Cardiomyopathies are very common causes of exercise-related cardiac arrest in youth and young adults, but can occur to anyone at any age.  An unfortunate example is the case of a 45-year-old seasoned runner who collapsed during a marathon last November in Tennessee.  The autopsy revealed an unsuspected cardiomyopathy.Read more

Facts and nuances about cardiac screening

 

We are delighted to have been featured in a San Francisco Chronicle article which highlights the rising interest in cardiac screening among athletes.  I was correctly identified as being among the growing number of cardiologists who believe that current screening tools are excellent and underutilized.

The article covered the subject of screening in general, so I would like to offer some additional information for clarification. Read more

Coronary artery disease in simple terms

 

Please note: this article is for general information only and should not be taken as specific medical advice. Should you have any symptoms or concerns, please seek medical attention or contact us for further evaluation. If you feel you are having a medical emergency, contact 9-1-1 immediately.
What are the coronary arteries?

The coronary arteries are the blood vessels that run on the surface of the heart, bringing blood, oxygen, and nutrients to the heart muscle.  As you can see on the image below, each coronary artery has a name that corresponds to its location on the surface of the heart.Read more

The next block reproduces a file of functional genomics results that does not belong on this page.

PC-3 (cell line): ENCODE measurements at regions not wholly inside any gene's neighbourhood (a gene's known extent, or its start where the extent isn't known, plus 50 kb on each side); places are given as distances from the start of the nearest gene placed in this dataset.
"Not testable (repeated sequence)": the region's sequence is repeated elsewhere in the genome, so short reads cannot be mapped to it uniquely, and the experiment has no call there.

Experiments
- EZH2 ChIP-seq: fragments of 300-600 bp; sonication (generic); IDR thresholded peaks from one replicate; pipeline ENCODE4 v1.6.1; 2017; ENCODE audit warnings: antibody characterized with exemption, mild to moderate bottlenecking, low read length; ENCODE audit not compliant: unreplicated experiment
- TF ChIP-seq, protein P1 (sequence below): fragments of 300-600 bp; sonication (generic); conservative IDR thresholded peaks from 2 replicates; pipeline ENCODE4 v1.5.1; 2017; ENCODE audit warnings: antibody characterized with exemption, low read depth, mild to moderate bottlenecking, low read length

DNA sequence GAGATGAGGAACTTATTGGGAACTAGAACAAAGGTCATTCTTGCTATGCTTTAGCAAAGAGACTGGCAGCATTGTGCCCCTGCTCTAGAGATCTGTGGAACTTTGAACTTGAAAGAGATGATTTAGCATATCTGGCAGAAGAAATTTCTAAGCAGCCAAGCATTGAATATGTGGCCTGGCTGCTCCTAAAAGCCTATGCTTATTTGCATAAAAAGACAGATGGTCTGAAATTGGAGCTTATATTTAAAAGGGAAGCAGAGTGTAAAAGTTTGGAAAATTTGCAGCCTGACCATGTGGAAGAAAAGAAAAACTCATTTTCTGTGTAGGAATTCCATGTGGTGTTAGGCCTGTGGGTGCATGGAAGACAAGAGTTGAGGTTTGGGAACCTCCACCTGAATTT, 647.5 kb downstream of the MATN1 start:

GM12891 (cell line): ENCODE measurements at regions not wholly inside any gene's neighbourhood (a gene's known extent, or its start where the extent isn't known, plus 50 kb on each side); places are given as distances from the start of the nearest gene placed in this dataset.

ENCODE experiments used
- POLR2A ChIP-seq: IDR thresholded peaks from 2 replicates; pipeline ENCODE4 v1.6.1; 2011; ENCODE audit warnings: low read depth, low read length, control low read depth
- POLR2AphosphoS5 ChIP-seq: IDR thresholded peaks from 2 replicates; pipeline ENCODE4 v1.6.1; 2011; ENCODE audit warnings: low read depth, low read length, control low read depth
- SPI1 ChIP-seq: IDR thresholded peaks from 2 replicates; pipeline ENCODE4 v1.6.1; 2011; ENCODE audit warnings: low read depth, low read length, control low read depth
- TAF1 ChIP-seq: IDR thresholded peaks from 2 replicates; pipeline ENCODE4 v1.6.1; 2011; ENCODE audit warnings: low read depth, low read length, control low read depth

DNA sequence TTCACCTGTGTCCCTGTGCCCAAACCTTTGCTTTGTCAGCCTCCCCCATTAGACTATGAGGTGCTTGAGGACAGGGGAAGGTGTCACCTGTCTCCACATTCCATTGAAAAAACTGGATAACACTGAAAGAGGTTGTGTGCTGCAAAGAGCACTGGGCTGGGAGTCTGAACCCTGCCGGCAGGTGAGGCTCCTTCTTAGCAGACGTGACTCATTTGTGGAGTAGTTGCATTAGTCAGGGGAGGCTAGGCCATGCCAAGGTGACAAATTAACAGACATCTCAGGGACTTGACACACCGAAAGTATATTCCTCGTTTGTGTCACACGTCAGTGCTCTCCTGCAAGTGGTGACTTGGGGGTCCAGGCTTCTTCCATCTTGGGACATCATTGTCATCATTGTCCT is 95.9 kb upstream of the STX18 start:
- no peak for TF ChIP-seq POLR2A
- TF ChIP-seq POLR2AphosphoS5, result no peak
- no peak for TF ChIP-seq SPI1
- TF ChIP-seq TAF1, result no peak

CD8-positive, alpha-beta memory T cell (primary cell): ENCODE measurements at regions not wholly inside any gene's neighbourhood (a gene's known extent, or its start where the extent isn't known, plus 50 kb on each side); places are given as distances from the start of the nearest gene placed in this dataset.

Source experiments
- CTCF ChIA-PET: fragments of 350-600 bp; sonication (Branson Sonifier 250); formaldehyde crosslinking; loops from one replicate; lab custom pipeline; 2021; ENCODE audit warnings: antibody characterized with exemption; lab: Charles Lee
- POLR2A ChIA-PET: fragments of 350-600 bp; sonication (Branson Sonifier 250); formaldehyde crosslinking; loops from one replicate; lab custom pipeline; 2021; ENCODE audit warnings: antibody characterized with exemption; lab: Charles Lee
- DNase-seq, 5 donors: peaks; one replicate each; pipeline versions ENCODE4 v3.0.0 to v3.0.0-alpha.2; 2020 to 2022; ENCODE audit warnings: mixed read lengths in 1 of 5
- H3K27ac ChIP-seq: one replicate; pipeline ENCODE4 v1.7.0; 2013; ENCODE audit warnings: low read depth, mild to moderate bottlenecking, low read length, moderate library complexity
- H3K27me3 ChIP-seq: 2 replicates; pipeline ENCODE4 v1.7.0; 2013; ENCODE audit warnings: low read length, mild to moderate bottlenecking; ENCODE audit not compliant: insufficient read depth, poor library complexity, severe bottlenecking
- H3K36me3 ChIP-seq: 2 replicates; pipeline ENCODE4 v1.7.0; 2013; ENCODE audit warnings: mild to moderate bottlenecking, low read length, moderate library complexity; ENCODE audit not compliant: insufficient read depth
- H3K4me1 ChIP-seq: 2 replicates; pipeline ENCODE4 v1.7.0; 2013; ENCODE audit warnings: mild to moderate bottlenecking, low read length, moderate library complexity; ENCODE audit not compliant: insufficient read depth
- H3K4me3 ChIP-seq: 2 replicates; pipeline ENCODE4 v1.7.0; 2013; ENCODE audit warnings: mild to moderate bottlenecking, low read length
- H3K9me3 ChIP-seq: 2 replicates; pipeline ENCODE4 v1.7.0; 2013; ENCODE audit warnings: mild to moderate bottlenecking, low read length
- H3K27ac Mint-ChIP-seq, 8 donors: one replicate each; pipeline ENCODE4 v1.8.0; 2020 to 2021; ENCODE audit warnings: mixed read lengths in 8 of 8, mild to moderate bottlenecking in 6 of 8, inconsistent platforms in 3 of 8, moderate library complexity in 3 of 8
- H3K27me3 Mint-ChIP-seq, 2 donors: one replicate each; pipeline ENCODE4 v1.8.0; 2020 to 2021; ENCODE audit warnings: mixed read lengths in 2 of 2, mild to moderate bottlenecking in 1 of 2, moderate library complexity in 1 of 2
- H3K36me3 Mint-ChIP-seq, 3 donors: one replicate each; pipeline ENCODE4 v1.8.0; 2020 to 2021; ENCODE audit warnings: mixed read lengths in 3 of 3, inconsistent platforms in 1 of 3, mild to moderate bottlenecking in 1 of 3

Is the ‘Google Pill’ the only hope for heart disease detection?

There has been a great deal of buzz around Google’s announcement of their plan to develop a “pill” that will circulate in the blood stream to detect early forms of cancer and give warning signs about impending cardiac complications.  Thissounds like science fiction, but who knows?  We certainly wish them the best success in this endeavor.

But do we really need to wait for these futuristic projects to be able to detect heart disease early?  I wrote an Op Ed for the San Jose Mercury News which you may find informative.

Cardiac arrest during marathons: 10 facts to consider

Last Sunday, an experienced marathon runner in his mid-50’s collapsed a few yards from the finish line during the Road2Hope half-marathon in Hamilton, Ontario.  Regrettably, the paramedics were unable to resuscitate him.  This unfortunate story illustrates the rare but tragic phenomenon of exercise-induced sudden cardiac arrest.Read more